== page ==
Saturday, July 17, 2004

The EPA's corruption goes even deeper than one would think. In proposing new regulations, the agency is required to do "cost/benefit" analyses--i.e. who is harmed, who is benefited, and what the net dollar effects are. This kind of collectivist "social calculus" is already corrupt enough, but look what qualifies as a "benefit"... (From WSJ, 7/16/04)

Regarding an EPA rule on how many fish a power plant could kill when it sucked in river water for cooling: "The rule would cost utilities money while benefiting commercial fishermen by giving them more fish to catch. The EPA argued that there was an additional benefit: the 'sense of altruism [and] stewardship' consumers would feel by protecting river ecosystems. It contended this was worth hundreds of millions of dollars--more than the benefit to fishermen."

In other words, altruism--i.e. self-sacrifice--is counted as amonetary *benefit* in the EPA's calculus of regulation! When you hurt your own interests, that makes you feel good (or it should,unless you are some kind of monster). So it's really in fact a huge *gain* for you, when the government uses its guns to force you to pay higher costs for energy generation.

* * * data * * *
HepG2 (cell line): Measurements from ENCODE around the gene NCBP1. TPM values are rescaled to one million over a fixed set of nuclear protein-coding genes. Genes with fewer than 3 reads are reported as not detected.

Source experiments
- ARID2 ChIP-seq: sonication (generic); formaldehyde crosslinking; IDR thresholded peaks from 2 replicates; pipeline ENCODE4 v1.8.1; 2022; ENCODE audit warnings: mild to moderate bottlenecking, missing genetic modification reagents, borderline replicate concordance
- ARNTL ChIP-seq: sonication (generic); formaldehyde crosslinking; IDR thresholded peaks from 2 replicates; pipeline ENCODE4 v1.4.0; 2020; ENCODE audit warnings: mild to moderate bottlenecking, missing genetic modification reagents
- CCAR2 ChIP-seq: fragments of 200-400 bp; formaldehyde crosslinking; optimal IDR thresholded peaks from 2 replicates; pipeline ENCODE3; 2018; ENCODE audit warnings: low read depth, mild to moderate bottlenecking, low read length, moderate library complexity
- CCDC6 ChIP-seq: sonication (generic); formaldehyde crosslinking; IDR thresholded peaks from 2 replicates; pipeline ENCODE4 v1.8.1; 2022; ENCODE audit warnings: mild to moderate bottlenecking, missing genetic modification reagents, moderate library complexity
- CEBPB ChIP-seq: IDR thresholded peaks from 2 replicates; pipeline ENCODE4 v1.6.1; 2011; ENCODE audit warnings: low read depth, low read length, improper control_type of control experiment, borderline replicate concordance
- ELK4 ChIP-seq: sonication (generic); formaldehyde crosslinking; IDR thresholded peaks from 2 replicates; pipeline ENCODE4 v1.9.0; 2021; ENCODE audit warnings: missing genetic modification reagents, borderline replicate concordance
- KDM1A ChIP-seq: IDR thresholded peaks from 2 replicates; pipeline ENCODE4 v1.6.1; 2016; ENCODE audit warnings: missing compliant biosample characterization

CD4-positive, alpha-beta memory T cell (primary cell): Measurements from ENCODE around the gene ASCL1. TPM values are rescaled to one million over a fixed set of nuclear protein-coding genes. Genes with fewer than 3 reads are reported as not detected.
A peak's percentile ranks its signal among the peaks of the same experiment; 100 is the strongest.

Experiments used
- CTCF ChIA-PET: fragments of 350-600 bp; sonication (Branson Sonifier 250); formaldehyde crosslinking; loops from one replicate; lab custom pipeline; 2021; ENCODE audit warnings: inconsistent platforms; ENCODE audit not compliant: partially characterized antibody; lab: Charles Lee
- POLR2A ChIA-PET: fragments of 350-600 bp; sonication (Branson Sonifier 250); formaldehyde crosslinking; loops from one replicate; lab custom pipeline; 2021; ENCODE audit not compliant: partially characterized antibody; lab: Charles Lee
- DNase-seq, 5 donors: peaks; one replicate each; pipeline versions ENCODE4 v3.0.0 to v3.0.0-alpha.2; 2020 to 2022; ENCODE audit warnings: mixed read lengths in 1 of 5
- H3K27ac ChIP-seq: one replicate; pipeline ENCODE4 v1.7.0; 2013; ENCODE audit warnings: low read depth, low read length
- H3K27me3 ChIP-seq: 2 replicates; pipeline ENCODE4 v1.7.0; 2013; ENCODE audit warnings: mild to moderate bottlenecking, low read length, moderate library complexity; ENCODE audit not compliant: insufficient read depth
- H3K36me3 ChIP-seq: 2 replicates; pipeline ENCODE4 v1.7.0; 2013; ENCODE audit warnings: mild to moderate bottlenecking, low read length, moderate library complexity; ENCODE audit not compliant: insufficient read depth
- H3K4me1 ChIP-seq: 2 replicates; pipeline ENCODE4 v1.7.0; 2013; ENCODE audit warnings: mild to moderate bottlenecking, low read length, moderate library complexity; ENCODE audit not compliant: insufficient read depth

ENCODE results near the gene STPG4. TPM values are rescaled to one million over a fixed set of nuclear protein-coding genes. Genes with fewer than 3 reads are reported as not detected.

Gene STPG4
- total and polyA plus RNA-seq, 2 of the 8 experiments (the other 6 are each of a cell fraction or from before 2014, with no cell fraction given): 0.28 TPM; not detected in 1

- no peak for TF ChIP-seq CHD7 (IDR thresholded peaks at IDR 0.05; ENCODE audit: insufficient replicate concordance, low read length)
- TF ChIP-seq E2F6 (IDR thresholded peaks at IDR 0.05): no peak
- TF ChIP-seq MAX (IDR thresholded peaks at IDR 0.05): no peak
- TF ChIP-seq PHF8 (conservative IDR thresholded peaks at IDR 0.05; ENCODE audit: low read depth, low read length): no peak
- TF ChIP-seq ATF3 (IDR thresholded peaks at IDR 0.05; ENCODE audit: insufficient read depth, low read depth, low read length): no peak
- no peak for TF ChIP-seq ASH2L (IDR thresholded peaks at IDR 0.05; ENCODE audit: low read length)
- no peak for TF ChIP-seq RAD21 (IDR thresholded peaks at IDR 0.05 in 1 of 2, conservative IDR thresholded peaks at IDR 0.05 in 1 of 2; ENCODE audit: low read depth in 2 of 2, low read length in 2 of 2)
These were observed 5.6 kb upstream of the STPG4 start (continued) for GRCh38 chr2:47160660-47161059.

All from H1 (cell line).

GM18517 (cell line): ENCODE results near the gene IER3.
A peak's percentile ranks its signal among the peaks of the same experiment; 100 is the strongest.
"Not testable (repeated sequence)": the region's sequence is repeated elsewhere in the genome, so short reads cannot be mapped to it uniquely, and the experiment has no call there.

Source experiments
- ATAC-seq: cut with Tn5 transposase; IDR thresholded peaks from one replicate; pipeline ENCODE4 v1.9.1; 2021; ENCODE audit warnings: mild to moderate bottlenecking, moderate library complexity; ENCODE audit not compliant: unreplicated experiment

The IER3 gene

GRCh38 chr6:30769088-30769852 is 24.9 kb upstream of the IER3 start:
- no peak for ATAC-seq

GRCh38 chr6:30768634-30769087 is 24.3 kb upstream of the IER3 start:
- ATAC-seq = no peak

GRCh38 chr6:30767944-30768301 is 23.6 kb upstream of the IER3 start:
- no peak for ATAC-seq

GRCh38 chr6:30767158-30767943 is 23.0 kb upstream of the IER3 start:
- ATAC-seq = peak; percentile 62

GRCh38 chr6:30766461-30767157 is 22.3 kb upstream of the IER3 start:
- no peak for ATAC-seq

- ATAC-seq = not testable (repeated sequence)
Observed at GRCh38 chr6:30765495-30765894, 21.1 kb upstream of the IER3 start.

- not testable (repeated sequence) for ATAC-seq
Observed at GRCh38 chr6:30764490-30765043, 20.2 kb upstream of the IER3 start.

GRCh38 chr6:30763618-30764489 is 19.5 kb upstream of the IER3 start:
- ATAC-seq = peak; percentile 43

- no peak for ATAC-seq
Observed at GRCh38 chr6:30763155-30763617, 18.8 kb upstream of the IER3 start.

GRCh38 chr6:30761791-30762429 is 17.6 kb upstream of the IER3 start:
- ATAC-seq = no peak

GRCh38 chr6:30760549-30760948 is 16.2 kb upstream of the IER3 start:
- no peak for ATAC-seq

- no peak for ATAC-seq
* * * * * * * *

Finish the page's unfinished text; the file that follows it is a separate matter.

Fortunately, a Washington think-tank caught the EPA out in this particular case:

"They found [the altruism calculation] rested in part on a study of consumers in affluent eastern Long Island who were asked whether they would be willing to pay to protect the wetlands. By the EPA's logic, Ms. Dudley argued in formal comments and an opinion piece in the Washington Times last year, Americans 'place a much higher value on a fish swimming free than one on your plate.'

"The article was passed around EPA headquarters, and agency officials say it added to the pressure on the EPA from the WhiteHouse and the Energy Department to drop the altruism calculation."

Surprise--when the altruism component was dropped out, the'benefits' no longer outweighed the 'costs'.

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